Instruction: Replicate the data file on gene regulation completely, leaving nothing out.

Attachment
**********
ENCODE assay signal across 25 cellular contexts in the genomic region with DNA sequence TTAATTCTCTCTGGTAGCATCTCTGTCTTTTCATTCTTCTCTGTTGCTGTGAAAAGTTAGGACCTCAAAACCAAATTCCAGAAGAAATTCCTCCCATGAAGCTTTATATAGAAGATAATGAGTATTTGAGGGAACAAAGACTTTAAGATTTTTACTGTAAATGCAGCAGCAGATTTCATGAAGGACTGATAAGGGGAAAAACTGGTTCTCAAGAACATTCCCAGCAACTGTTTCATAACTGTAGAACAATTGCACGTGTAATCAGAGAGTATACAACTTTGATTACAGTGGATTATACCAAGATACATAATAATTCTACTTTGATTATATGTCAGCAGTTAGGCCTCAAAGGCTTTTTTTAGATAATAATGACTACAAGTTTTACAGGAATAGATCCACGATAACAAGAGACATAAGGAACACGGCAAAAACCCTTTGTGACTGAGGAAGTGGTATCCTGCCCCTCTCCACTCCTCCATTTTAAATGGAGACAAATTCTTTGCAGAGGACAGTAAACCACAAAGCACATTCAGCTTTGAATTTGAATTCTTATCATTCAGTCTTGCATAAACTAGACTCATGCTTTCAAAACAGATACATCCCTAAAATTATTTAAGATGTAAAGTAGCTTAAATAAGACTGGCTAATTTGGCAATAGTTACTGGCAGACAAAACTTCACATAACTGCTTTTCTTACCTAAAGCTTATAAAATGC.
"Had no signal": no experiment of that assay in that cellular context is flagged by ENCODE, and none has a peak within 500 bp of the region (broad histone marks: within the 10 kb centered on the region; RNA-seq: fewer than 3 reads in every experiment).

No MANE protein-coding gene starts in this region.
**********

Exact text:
ENCODE assay signal across 25 cellular contexts in the genomic region with DNA sequence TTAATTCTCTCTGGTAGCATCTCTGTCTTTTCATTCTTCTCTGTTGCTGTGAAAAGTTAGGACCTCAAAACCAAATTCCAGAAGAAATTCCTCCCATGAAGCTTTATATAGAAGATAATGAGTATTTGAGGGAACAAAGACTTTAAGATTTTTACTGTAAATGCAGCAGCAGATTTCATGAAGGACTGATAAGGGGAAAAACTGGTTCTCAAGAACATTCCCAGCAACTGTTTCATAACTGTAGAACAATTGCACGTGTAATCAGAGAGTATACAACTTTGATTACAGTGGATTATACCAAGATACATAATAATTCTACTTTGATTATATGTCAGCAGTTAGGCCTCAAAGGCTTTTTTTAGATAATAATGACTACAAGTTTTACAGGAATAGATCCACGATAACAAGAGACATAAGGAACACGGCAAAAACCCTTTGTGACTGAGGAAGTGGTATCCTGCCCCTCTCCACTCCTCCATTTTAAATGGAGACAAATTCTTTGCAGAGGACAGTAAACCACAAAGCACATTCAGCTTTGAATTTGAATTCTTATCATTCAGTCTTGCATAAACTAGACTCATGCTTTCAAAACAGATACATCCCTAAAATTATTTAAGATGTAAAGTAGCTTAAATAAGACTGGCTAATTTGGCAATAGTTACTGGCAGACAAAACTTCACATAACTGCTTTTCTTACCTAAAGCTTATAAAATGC.
"Had no signal": no experiment of that assay in that cellular context is flagged by ENCODE, and none has a peak within 500 bp of the region (broad histone marks: within the 10 kb centered on the region; RNA-seq: fewer than 3 reads in every experiment).

No MANE protein-coding gene starts in this region.